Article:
CF6 Engines Power Historic First Flight of Lockheed Martin C-5M Super Galaxy
CINCINNATI, Ohio - CF6-80C2 engines powered the newly modernized Lockheed Martin C-5M Super Galaxy on its initial flight at Dobbins Air Reserve Base, Georgia, on June 19, launching an 18-month flight-test program that is expected to deliver enhanced airlift capability to the United States Air Force (USAF) in 2010.
"We are proud to support Lockheed Martin in its effort to preserve the United States Air Force's global reach through 2040," said Al DiLibero, manager of GE Turbofan/Turbojet programs. Plans call for more than 450 CF6-80C2 propulsion systems for 111 aircraft.
The CF6-80C2 will provide the C-5M with higher fuel savings and aircraft availability, plus lower operating and maintenance costs. Other features include a new Full Authority Digital Electronic Control (FADEC) III system for better fuel consumption and improved diagnostics, plus a thrust reverser that can be deployed in flight for rapid descent.
These improvements, coupled with benefits recognized during more than 120 million hours of commercial service, will deliver a 22 percent increase in thrust, a 30 percent shorter takeoff roll, 58 percent faster climb rate and will allow significantly more cargo to be carried over longer distances.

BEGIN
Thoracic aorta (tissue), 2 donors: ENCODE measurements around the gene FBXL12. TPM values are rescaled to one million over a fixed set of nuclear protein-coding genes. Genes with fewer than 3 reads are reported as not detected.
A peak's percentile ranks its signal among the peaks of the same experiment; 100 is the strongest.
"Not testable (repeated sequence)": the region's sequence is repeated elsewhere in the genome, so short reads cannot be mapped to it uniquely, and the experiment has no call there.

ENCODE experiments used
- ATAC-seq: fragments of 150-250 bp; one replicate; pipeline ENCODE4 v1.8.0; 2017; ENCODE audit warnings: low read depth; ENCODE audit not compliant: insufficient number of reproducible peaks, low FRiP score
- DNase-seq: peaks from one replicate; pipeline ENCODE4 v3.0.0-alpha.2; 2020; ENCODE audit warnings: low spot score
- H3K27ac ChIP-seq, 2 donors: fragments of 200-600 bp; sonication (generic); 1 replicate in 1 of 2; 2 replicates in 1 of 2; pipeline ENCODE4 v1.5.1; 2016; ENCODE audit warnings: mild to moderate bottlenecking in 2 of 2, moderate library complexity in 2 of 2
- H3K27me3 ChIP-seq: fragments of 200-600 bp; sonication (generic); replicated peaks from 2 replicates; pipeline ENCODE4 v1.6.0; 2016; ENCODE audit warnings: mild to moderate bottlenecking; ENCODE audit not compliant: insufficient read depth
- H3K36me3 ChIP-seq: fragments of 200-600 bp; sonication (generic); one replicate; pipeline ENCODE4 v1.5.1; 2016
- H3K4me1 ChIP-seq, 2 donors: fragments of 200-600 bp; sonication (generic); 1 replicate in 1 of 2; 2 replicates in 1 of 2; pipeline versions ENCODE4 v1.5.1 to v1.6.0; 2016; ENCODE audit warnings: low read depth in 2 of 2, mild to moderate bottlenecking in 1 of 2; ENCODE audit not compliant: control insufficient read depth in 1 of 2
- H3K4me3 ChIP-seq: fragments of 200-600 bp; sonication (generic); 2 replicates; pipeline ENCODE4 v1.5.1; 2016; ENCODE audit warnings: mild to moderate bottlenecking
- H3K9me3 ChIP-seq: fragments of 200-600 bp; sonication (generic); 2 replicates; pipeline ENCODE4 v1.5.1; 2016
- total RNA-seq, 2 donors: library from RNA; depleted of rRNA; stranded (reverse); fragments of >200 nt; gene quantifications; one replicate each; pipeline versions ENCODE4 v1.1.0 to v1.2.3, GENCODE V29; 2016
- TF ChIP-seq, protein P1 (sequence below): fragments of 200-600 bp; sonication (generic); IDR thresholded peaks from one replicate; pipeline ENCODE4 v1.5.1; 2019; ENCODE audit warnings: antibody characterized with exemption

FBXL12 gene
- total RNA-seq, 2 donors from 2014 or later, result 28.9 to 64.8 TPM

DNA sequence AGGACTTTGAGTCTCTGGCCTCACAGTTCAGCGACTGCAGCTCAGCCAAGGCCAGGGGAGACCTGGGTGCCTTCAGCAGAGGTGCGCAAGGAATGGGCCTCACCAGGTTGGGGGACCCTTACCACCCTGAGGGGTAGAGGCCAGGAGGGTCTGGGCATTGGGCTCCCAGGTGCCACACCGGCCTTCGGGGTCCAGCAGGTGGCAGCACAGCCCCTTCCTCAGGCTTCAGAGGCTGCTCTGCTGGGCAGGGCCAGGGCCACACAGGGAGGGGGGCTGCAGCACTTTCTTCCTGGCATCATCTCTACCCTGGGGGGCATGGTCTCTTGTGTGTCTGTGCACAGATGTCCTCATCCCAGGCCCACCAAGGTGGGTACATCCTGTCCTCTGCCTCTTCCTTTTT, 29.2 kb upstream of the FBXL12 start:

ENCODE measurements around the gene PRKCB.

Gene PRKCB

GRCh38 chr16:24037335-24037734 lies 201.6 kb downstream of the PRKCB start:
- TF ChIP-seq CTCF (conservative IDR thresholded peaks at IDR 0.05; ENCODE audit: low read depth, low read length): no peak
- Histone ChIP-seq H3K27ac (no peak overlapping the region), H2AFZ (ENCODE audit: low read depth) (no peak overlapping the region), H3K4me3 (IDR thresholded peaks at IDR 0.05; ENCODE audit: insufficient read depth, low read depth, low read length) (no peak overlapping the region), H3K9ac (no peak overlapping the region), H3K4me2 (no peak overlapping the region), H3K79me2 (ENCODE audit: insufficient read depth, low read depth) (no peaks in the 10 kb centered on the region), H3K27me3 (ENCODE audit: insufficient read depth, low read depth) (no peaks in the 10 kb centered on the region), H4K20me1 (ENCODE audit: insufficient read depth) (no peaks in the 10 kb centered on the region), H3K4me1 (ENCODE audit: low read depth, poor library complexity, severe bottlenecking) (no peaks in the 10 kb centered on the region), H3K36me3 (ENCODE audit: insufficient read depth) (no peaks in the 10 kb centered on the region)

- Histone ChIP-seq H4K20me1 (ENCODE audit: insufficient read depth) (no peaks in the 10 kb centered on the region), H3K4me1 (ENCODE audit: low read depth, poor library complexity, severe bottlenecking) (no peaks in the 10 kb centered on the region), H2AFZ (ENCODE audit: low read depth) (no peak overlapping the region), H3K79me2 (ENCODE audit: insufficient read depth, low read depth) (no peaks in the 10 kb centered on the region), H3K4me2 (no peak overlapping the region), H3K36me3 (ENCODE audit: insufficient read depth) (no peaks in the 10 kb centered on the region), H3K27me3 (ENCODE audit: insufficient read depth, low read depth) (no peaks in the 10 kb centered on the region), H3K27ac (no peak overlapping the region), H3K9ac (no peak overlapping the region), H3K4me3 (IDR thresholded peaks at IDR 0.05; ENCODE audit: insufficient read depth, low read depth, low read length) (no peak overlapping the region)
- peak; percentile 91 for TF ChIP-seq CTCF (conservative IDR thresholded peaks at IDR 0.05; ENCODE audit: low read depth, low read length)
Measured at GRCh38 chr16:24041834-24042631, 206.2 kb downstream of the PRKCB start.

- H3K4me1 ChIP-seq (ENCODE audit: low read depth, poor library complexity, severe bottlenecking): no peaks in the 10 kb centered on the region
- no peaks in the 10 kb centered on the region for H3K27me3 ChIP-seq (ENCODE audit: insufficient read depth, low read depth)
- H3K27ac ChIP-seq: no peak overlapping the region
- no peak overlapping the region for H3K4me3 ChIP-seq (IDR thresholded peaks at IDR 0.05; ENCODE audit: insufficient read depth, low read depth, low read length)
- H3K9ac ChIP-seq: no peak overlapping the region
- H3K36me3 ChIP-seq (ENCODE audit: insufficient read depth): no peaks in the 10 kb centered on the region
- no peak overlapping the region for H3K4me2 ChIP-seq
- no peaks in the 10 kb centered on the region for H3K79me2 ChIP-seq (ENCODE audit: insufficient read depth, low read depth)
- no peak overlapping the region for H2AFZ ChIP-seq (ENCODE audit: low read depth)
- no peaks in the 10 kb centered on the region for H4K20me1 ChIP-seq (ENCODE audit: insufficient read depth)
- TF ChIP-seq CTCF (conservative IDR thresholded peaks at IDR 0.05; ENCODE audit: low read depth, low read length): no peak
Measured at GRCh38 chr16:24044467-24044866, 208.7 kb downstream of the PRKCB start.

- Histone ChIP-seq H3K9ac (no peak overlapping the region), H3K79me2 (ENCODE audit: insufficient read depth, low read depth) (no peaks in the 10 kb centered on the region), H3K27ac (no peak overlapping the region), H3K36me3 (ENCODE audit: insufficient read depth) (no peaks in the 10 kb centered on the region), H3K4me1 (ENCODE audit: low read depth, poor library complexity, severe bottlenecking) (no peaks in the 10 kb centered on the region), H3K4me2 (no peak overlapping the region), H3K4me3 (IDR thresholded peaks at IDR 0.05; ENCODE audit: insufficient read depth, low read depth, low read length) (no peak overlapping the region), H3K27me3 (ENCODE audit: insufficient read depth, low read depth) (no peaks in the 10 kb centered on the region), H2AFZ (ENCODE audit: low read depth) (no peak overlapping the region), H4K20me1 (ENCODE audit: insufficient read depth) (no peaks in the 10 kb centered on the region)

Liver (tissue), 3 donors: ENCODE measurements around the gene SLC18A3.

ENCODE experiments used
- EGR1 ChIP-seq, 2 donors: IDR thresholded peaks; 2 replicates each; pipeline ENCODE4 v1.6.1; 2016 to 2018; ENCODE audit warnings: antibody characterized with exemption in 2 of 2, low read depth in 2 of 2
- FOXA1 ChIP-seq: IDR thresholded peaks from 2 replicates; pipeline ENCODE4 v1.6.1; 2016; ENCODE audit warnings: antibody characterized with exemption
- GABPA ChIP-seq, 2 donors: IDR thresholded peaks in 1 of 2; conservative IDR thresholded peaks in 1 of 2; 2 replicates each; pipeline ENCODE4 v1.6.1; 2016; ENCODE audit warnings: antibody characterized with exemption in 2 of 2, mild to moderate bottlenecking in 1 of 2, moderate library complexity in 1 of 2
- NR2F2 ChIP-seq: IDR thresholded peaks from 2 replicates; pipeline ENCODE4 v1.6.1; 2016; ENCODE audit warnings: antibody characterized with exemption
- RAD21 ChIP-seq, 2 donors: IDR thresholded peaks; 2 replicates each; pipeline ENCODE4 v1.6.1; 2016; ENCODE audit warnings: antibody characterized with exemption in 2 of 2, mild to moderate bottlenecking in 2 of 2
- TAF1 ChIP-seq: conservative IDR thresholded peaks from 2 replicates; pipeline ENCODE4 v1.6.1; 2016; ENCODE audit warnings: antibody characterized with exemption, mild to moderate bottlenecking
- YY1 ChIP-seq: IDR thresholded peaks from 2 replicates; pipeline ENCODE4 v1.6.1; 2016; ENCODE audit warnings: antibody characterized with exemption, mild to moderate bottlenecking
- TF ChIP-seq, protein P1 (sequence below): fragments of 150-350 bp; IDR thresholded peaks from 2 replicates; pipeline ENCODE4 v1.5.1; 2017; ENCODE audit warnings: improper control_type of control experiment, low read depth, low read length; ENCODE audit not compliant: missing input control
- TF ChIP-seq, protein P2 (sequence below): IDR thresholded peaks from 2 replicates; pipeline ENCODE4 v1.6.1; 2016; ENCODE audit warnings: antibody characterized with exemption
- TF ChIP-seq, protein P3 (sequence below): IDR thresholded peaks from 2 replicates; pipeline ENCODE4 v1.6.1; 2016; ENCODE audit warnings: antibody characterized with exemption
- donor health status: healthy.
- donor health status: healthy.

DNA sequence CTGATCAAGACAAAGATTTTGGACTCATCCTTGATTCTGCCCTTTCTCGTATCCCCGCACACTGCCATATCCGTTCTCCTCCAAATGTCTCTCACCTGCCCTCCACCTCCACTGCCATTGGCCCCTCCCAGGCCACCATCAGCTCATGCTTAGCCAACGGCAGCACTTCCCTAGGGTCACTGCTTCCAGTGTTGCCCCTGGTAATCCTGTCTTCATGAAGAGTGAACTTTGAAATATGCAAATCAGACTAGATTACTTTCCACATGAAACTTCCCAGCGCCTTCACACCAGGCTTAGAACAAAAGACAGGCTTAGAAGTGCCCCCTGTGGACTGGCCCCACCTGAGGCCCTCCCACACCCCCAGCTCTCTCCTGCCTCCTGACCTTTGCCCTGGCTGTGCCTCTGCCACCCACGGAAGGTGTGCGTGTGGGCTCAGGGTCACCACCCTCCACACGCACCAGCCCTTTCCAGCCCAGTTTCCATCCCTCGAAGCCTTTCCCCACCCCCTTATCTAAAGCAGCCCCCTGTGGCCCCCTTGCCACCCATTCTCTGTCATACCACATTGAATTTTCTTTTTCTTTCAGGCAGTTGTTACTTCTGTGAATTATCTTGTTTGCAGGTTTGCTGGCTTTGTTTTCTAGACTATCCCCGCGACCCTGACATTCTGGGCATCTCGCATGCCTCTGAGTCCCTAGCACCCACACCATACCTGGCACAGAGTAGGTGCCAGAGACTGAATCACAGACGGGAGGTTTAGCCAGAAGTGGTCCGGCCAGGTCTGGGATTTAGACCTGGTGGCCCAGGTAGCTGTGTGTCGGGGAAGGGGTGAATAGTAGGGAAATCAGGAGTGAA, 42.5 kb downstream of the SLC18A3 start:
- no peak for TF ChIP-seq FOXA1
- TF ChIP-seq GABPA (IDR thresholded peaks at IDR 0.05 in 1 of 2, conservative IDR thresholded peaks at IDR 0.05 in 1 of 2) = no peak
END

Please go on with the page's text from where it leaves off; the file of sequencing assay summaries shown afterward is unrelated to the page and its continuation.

Initial engines were delivered to Lockheed Martin Aeronautics Company for flight-testing on the four-engine C-5 Galaxy aircraft in 2004, following a Federal Aviation Administration certification that validated engine-aircraft integration and the new FADEC III control system. Lockheed Martin awarded GE a contract to provide CF6-80C2 propulsion systems for the System Design and Development phase in 2002.
The CF6 will replace GE's TF39 engine, which logged more than two million flight-hours and provided strategic lift in every military engagement for more than 40 years.
GE's CF6-80C2 turbofan, the best-selling commercial engine in its thrust class, is assuming an increasingly prominent role in military aviation. Multimillion-dollar orders have already been placed for CF6-80C2 engines for a wide variety of military applications, including: the USAF's new Boeing airborne laser (ABL) aircraft--the YAL-1A Attack Laser; the Japan Defense Agency's C-X military cargo aircraft; and the Italian Air Force's Boeing KC-767 tanker transport aircraft.
GE - Aviation, a part of General Electric Company (NYSE: GE), is one of the world's leading manufacturers of jet engines for civil and military aircraft.